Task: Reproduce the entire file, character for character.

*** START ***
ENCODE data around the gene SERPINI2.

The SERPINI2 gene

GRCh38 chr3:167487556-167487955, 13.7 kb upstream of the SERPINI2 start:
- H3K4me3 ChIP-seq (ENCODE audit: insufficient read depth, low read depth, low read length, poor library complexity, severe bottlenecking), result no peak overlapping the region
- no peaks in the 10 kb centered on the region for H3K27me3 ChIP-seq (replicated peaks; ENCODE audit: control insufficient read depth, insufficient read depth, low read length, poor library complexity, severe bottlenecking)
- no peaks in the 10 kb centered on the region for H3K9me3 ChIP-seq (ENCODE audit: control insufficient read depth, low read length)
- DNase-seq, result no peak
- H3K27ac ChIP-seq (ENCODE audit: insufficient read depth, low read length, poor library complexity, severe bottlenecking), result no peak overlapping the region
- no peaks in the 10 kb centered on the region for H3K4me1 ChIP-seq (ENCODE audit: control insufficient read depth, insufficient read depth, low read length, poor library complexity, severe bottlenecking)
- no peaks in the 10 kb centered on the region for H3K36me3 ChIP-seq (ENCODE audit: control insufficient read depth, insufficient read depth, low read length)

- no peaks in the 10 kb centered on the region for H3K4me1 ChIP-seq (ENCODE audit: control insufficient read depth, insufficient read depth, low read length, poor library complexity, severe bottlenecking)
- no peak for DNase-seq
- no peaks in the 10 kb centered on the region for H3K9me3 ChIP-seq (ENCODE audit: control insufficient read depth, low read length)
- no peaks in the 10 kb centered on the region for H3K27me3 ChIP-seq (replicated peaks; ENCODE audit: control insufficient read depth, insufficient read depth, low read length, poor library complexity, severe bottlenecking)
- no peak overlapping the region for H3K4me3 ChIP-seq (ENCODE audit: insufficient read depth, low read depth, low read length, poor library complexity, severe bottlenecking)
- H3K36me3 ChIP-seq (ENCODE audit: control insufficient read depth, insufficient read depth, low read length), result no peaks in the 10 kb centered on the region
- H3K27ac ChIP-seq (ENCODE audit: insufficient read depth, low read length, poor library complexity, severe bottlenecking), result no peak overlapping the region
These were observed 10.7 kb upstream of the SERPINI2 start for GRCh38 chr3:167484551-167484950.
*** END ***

ENCODE data around the gene SERPINI2.

The SERPINI2 gene

GRCh38 chr3:167487556-167487955, 13.7 kb upstream of the SERPINI2 start:
- H3K4me3 ChIP-seq (ENCODE audit: insufficient read depth, low read depth, low read length, poor library complexity, severe bottlenecking), result no peak overlapping the region
- no peaks in the 10 kb centered on the region for H3K27me3 ChIP-seq (replicated peaks; ENCODE audit: control insufficient read depth, insufficient read depth, low read length, poor library complexity, severe bottlenecking)
- no peaks in the 10 kb centered on the region for H3K9me3 ChIP-seq (ENCODE audit: control insufficient read depth, low read length)
- DNase-seq, result no peak
- H3K27ac ChIP-seq (ENCODE audit: insufficient read depth, low read length, poor library complexity, severe bottlenecking), result no peak overlapping the region
- no peaks in the 10 kb centered on the region for H3K4me1 ChIP-seq (ENCODE audit: control insufficient read depth, insufficient read depth, low read length, poor library complexity, severe bottlenecking)
- no peaks in the 10 kb centered on the region for H3K36me3 ChIP-seq (ENCODE audit: control insufficient read depth, insufficient read depth, low read length)

- no peaks in the 10 kb centered on the region for H3K4me1 ChIP-seq (ENCODE audit: control insufficient read depth, insufficient read depth, low read length, poor library complexity, severe bottlenecking)
- no peak for DNase-seq
- no peaks in the 10 kb centered on the region for H3K9me3 ChIP-seq (ENCODE audit: control insufficient read depth, low read length)
- no peaks in the 10 kb centered on the region for H3K27me3 ChIP-seq (replicated peaks; ENCODE audit: control insufficient read depth, insufficient read depth, low read length, poor library complexity, severe bottlenecking)
- no peak overlapping the region for H3K4me3 ChIP-seq (ENCODE audit: insufficient read depth, low read depth, low read length, poor library complexity, severe bottlenecking)
- H3K36me3 ChIP-seq (ENCODE audit: control insufficient read depth, insufficient read depth, low read length), result no peaks in the 10 kb centered on the region
- H3K27ac ChIP-seq (ENCODE audit: insufficient read depth, low read length, poor library complexity, severe bottlenecking), result no peak overlapping the region
These were observed 10.7 kb upstream of the SERPINI2 start for GRCh38 chr3:167484551-167484950.